Jim Reber: Alternate tracts

A flat yield curve rewards bond buyers who comparison shop.

By Jim Reber, ICBA Securities

Let’s look back for a moment to June 30, 2006. The Fed bumped up the rate on overnight borrowings one more time, to 5.25 percent, with its 17th and final hike of the cycle. You want flat? I’ll show you flat:

  • Fed funds … 5.25%
  • One-year T-bill … 5.19%
  • Two-year note … 5.15%
  • Five-year note … 5.09%
  • 10-year note … 5.14%

How many buyers would have preferred a 10-year instrument over, say, a two-year note with little or no immediate benefit? I recall it was less than most, as they say.

And who could blame them, based on how risk-averse investors are wired to be? Certainly, community bankers understand that risk belongs in the loan portfolio. They know the primary purpose of the bond inventory is safety, followed by liquidity and cash flow. It is counterintuitive to buy a longer versus a shorter bond and not be rewarded with a higher return.

It’s well known by now that those brave soldiers who elected to go long in 2006–07 were happy they had done so by the end of 2008. Fed funds had plummeted to nearly zero by then, and stayed there for seven full years.

As interest rates dropped like a rock, investment yields soon followed. The typical community bank’s investment portfolio yield fell by about 130 basis points (1.3 percent) between 2006 and 2009, even though average maturities actually increased during that window. Portfolio managers were trying hard to build some duration to stem the cash flow tidal waves that were storming through their balance sheets.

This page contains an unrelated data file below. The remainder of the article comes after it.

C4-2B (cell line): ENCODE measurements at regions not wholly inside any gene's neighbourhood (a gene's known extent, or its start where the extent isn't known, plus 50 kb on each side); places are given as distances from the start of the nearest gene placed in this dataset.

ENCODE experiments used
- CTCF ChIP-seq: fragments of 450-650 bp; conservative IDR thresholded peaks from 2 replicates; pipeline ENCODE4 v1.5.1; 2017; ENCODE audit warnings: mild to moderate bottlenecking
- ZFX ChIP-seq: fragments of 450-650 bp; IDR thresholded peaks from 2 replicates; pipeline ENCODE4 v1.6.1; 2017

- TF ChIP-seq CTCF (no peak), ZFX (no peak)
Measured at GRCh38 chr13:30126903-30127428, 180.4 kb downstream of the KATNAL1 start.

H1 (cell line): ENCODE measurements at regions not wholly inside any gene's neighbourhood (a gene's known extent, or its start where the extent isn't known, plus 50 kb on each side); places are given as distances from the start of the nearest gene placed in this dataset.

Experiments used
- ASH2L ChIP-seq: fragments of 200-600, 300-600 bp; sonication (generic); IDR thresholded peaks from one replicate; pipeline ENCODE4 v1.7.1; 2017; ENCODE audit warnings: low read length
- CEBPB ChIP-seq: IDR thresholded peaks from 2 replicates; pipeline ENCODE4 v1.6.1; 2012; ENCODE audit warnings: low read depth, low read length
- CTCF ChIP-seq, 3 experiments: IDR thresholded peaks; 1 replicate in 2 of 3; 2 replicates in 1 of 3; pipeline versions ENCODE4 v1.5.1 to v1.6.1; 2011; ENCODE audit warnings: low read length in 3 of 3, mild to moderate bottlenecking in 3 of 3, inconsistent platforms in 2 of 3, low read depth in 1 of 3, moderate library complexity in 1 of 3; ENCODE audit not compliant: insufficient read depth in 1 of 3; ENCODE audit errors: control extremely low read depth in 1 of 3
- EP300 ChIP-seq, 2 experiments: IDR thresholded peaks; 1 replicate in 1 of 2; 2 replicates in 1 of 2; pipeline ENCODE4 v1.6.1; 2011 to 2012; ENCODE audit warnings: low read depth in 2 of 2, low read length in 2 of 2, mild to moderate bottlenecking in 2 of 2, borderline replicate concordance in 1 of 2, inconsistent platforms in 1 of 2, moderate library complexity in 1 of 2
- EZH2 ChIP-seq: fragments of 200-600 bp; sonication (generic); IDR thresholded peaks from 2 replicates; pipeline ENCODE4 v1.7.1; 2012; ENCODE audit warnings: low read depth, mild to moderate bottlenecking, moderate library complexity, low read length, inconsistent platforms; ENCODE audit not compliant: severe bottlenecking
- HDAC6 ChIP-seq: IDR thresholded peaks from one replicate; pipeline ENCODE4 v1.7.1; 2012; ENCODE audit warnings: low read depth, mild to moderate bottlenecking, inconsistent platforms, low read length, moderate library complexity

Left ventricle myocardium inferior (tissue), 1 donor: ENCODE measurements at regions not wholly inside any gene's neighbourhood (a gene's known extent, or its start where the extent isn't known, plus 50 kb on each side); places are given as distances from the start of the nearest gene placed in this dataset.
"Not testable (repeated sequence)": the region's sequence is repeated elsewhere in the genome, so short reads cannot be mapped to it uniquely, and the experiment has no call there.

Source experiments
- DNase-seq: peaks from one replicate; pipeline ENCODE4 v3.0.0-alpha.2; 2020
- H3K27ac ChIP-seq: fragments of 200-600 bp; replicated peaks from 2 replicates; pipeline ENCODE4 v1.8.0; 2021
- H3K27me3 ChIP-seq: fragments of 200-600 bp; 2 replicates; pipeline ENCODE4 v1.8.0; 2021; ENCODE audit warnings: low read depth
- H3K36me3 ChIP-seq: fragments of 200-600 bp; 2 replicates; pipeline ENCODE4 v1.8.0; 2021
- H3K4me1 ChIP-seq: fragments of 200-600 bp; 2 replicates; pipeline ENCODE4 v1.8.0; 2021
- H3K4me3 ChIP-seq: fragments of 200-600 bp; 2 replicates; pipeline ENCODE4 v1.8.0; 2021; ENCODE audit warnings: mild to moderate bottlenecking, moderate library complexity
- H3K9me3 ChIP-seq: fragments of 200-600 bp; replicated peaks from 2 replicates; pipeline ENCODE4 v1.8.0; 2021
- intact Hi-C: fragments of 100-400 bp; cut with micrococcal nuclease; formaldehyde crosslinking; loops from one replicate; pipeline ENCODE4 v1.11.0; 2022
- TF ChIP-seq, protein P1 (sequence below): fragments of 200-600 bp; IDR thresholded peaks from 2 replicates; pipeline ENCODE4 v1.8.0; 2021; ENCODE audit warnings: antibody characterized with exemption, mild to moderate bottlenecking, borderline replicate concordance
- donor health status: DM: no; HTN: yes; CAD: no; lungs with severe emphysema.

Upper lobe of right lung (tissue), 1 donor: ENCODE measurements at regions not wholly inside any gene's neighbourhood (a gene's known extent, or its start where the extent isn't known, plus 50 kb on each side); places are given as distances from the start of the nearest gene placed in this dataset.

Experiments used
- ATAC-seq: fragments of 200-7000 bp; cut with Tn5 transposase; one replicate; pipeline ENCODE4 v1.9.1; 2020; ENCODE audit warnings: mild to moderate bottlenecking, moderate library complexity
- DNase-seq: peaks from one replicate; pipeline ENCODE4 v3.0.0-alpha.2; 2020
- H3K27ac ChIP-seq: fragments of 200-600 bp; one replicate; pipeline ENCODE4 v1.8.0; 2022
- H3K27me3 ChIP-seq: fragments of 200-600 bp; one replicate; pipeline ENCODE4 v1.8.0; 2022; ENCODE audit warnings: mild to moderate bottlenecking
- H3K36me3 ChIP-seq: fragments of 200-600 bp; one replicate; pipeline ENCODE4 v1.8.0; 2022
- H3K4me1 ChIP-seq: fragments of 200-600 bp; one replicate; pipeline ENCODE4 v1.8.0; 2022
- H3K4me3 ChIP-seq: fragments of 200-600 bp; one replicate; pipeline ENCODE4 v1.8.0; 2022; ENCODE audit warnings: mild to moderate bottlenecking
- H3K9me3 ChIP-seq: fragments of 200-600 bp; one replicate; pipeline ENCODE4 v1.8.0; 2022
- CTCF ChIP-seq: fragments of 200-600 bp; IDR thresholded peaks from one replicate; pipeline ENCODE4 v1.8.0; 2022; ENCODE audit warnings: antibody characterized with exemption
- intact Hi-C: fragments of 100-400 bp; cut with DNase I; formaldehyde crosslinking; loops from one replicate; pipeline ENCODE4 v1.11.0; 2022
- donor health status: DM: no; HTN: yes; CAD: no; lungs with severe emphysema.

What’s the lesson to be learned? Well, I think it’s been internalized that a flat curve precedes a slowdown in the economy and, eventually, a stimulative Fed policy. Instead, perhaps the message today is that there are tools available to help make good decisions about maximizing bang-for-the-buck when picking investments among a stack that have similar yields.

Yield versus volatility

It’s time to state for the record that not all bonds today, nor at any other time, yield the same. There are always going to be allowances for liquidity, certainty and, of course, credit quality. It is, however, correct to say that the range of available yields has converged into a tighter stratus than any time in the last decade.

So, an important measure of value—total return—becomes more prominent when faced with an interest rate environment like the one we have in 2019. Total return is the sum of two inputs: yield and price change over a period of time. If a community bank has a bond with a 2.5 percent yield and its price increases by 1 percent over the next 12 months, its total return for the period is 3.5 percent.

Going dark

Any collection of investments can be modeled for total return over a range of future interest rate paths, and their results tallied for comparison. You are correct to assume a short bond will outperform a longer one if interest rates rise in the future, as the starting yields will be roughly similar but the price volatility will be less. The opposite is thus: Longer-duration bonds will have higher total returns, given a lower rate horizon.

Many broker-dealers and bond analysts survey the market and compile total return outcomes on tables for investors to utilize. An excerpt of one such table is below. In this example, the darker the square, the higher relative return given that future rate assumption. The darkest squares indicate top-quartile performance among all other bonds in that column.

Market yield barometers have long been available to identify securities that offer relative value. Given the convergence of stated returns in today’s market, and the possibility of the next secular shift being either higher or lower, total return analysis may be a useful alternative tract for portfolio management and measurement.


Jim Reber, CPA, CFA (jreber@icbasecurities.com), is president and CEO of ICBA Securities, ICBA’s institutional, fixed-income broker-dealer for community banks

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